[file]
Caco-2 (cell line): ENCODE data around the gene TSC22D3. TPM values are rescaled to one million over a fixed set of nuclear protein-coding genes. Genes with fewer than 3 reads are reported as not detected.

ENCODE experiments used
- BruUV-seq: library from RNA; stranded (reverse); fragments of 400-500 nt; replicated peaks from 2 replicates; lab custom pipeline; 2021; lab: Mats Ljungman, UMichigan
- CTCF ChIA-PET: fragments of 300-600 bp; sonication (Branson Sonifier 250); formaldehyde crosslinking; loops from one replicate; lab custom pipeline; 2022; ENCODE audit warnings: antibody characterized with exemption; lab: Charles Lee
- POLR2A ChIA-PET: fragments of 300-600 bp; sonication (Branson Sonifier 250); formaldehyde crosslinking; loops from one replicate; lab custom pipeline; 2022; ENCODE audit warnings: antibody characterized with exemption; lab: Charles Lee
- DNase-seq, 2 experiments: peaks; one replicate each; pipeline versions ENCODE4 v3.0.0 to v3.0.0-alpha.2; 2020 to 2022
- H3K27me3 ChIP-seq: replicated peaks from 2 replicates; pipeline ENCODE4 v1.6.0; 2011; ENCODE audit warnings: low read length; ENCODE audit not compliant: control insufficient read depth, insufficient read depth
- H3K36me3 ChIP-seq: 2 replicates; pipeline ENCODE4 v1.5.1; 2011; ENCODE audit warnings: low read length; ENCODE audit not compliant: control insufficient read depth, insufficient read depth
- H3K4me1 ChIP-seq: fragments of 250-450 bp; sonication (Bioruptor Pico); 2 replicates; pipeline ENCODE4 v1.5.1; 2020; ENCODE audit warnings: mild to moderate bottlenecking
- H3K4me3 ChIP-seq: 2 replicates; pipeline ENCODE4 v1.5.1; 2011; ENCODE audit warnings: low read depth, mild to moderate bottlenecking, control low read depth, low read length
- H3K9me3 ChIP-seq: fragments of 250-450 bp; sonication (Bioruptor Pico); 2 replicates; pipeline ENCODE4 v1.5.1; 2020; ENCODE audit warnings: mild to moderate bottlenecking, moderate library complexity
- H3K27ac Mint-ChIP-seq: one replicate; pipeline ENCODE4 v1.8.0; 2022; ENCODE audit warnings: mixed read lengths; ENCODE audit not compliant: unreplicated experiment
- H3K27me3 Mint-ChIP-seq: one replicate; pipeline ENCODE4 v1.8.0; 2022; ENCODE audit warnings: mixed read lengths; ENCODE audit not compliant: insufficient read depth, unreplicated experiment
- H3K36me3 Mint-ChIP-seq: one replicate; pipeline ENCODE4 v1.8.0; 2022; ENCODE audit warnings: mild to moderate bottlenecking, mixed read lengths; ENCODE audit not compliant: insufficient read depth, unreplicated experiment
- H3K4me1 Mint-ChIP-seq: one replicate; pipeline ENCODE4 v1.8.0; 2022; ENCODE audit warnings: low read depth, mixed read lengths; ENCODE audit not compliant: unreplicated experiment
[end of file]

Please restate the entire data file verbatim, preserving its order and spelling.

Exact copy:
Caco-2 (cell line): ENCODE data around the gene TSC22D3. TPM values are rescaled to one million over a fixed set of nuclear protein-coding genes. Genes with fewer than 3 reads are reported as not detected.

ENCODE experiments used
- BruUV-seq: library from RNA; stranded (reverse); fragments of 400-500 nt; replicated peaks from 2 replicates; lab custom pipeline; 2021; lab: Mats Ljungman, UMichigan
- CTCF ChIA-PET: fragments of 300-600 bp; sonication (Branson Sonifier 250); formaldehyde crosslinking; loops from one replicate; lab custom pipeline; 2022; ENCODE audit warnings: antibody characterized with exemption; lab: Charles Lee
- POLR2A ChIA-PET: fragments of 300-600 bp; sonication (Branson Sonifier 250); formaldehyde crosslinking; loops from one replicate; lab custom pipeline; 2022; ENCODE audit warnings: antibody characterized with exemption; lab: Charles Lee
- DNase-seq, 2 experiments: peaks; one replicate each; pipeline versions ENCODE4 v3.0.0 to v3.0.0-alpha.2; 2020 to 2022
- H3K27me3 ChIP-seq: replicated peaks from 2 replicates; pipeline ENCODE4 v1.6.0; 2011; ENCODE audit warnings: low read length; ENCODE audit not compliant: control insufficient read depth, insufficient read depth
- H3K36me3 ChIP-seq: 2 replicates; pipeline ENCODE4 v1.5.1; 2011; ENCODE audit warnings: low read length; ENCODE audit not compliant: control insufficient read depth, insufficient read depth
- H3K4me1 ChIP-seq: fragments of 250-450 bp; sonication (Bioruptor Pico); 2 replicates; pipeline ENCODE4 v1.5.1; 2020; ENCODE audit warnings: mild to moderate bottlenecking
- H3K4me3 ChIP-seq: 2 replicates; pipeline ENCODE4 v1.5.1; 2011; ENCODE audit warnings: low read depth, mild to moderate bottlenecking, control low read depth, low read length
- H3K9me3 ChIP-seq: fragments of 250-450 bp; sonication (Bioruptor Pico); 2 replicates; pipeline ENCODE4 v1.5.1; 2020; ENCODE audit warnings: mild to moderate bottlenecking, moderate library complexity
- H3K27ac Mint-ChIP-seq: one replicate; pipeline ENCODE4 v1.8.0; 2022; ENCODE audit warnings: mixed read lengths; ENCODE audit not compliant: unreplicated experiment
- H3K27me3 Mint-ChIP-seq: one replicate; pipeline ENCODE4 v1.8.0; 2022; ENCODE audit warnings: mixed read lengths; ENCODE audit not compliant: insufficient read depth, unreplicated experiment
- H3K36me3 Mint-ChIP-seq: one replicate; pipeline ENCODE4 v1.8.0; 2022; ENCODE audit warnings: mild to moderate bottlenecking, mixed read lengths; ENCODE audit not compliant: insufficient read depth, unreplicated experiment
- H3K4me1 Mint-ChIP-seq: one replicate; pipeline ENCODE4 v1.8.0; 2022; ENCODE audit warnings: low read depth, mixed read lengths; ENCODE audit not compliant: unreplicated experiment